Some concern about what adding new facility would mean for city's older pools
On Monday afternoon, Steve Langlois, of Monteith Brown Planning Consultants, delivered details of a feasibility study on the proposal to members of the community services committee. In looking at existing facilities in the city and how well there are used, Langlois said there are plenty of competitive and fitness swimming pools in the city, but a shortage of leisure and therapeutic pools.
If the city opts to build a $4.7 million facility in the Lionel E. Lalonde centre, it will likely draw users away from existing pools, some of which are already underused.
“Past studies have suggested that if the city is going to commit to building a new leisure pool, there should be a willingness to undertake considerable marketing (to a regional audience) and to consider the closure of an aging, under-performing aquatic facility,” the study concludes.
A therapeutic pool would be used by the city's fast-growing population of seniors for physical therapy and rehabilitation. The pools are about four feet deep, warm – 33-35 C – and are fully accessible to a wider range of groups than traditional facilities. Children and adults could also use it for therapy, and the consultants report recommends expanding it so it's also a leisure pool.
While increasing construction and operating costs, making it a leisure pools as well would increase its size and capacity – from 25 to 75 people -- and would attract a broader range of users.
“In about 10 years, one out of three out of your residents will be over the age of 55,” Langlois said. “So this is something that a lot of municipalities are getting into … It speaks to an aging population, not just in Sudbury, but North America, for that matter.”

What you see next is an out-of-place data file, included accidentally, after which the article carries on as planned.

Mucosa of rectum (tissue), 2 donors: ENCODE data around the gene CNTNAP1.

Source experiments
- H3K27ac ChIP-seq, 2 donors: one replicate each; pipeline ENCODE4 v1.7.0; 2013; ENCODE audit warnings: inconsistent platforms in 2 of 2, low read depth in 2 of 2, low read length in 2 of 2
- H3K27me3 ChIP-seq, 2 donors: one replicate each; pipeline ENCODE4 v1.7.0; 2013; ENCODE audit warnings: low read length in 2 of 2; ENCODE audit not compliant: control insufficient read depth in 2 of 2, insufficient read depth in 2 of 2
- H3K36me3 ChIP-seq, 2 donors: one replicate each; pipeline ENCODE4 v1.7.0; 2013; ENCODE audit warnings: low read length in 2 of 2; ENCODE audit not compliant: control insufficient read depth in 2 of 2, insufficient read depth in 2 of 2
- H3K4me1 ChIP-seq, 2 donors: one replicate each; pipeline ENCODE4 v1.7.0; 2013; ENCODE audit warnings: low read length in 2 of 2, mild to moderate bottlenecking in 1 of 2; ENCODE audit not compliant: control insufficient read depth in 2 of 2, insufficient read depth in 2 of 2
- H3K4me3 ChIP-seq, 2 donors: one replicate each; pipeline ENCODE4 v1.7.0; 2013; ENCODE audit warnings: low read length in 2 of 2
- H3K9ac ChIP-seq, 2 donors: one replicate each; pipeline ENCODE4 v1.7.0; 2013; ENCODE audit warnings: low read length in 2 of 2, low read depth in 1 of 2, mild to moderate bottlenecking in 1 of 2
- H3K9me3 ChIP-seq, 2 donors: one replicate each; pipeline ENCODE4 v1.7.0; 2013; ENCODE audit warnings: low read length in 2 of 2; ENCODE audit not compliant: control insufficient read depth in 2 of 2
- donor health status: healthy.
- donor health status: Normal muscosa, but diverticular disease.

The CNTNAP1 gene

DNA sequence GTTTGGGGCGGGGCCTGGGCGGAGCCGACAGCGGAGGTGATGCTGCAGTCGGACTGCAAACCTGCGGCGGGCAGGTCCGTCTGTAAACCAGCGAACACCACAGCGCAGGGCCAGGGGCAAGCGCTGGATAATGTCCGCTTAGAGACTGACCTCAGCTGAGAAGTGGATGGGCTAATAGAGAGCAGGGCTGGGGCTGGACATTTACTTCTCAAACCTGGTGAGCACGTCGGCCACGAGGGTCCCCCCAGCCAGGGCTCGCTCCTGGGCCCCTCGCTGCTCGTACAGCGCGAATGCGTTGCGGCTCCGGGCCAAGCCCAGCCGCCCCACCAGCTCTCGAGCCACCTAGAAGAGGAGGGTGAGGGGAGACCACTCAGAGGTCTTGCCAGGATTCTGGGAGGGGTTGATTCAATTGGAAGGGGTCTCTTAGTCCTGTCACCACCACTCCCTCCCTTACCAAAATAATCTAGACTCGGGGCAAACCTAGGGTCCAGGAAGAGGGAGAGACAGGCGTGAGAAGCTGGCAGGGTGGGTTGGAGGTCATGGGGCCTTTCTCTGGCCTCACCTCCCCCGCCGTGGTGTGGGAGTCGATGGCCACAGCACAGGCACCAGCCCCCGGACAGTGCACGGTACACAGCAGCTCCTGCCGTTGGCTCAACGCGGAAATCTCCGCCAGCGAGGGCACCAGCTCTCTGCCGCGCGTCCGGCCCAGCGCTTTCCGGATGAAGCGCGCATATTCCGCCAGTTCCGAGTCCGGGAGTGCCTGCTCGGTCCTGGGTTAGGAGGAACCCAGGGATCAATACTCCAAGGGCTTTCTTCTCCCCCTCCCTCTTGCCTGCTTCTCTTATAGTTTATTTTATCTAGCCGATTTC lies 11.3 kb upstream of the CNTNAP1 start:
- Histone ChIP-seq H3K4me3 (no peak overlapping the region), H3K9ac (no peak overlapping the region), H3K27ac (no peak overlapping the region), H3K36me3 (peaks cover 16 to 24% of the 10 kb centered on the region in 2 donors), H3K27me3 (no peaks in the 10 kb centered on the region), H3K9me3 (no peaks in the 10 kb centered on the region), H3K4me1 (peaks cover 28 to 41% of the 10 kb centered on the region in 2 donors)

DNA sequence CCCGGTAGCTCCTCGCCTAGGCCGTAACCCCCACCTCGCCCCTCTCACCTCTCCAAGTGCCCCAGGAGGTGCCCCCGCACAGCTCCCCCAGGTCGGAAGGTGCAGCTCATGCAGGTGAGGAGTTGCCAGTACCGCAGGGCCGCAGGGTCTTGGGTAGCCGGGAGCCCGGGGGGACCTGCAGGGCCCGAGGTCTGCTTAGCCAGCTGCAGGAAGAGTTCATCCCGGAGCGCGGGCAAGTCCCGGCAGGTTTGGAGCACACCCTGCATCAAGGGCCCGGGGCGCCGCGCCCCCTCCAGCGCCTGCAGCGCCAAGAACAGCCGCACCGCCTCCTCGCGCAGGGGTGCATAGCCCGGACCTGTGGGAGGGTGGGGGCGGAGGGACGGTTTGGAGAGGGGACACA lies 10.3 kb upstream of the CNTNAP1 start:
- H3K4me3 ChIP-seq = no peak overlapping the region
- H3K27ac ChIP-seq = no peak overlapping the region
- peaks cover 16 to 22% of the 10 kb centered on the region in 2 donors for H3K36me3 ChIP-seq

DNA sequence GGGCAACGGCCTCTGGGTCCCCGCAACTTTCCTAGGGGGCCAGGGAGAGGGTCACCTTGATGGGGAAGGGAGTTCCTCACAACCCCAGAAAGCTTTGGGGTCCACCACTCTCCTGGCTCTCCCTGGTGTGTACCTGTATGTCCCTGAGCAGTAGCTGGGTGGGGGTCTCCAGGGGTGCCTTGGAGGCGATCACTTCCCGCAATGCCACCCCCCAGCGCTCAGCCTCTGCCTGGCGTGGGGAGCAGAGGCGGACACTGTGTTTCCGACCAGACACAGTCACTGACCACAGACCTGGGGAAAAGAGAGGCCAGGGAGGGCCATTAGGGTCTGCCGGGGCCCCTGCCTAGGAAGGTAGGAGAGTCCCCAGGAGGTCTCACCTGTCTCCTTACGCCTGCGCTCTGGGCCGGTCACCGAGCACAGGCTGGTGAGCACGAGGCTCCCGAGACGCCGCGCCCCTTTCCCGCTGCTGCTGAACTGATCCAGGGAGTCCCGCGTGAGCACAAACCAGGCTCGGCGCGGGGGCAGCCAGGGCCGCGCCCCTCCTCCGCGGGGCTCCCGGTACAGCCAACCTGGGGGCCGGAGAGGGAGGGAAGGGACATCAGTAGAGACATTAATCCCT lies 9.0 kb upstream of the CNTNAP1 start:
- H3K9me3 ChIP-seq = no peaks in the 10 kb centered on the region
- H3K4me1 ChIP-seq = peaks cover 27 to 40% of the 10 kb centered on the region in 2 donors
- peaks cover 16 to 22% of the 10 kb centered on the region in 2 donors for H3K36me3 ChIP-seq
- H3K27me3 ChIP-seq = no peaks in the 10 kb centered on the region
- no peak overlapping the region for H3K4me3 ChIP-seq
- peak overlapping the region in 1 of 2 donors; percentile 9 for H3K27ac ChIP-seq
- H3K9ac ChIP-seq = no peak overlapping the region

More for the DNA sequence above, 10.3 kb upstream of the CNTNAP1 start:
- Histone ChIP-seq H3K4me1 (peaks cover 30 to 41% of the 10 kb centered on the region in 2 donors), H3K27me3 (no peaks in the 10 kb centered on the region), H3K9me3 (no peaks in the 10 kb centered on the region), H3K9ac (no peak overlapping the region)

But Ward 11 Coun. Terry Kett was concerned with the part of the report that called for a review of existing municipal pools if a new one is built.
“Why would this be included in the recommendations?” Kett asked.
Langlois said their study found some current pools in the city are underused, so adding more capacity would make reviewing existing facilities a logical next step.
“The concern is, by adding aquatic (facilities), there will be implications on existing pools,” he said. “Just to be sure there is some rationalization of your existing operations, because they are costly facilities.”
Ward 1 Coun. Joe Cimino said closing a community pool would be a major blow for residents in the affected area.
“Pools are very important to a community,” Cimino said. “I would never, for example, support Gatchell Pool closing.”
Ward 4 Coun. Evelyn Dutrisac, who has been fighting for years to get the pool built in Azilda, said she understands very well how important pools are to a community.
“As Coun. Cimino said, to take a pool from one area is very hard,” she said. “But people in Rayside-Balfour have wanted a pool in that area for years and years and years … I hope that no pools get closed, and that we add one in the Lionel Lalonde Centre.”
She could have filled council chambers with supporters of the plan, she said, but brought a smaller crowd with her, which filled the much smaller committee room at Tom Davies Square.
“I firmly believe that a therapeutic pool is extremely important, as our community is getting on in age,” she said. “Not only seniors would use a therapeutic pools, but children and adults.”
However, as an unfunded project, Dutrisac admitted there is a long way to go before it becomes a reality. But they have done it before, she added.
“We raised $6 million to help St. Gabriel's be(Villa) built in our community,” she said, turning to her fundraising “partner,” Ward 3 Coun. Claude Berthiaume. “The work is just beginning.”
Public consultations are scheduled in May, with a report due back to council likely in June.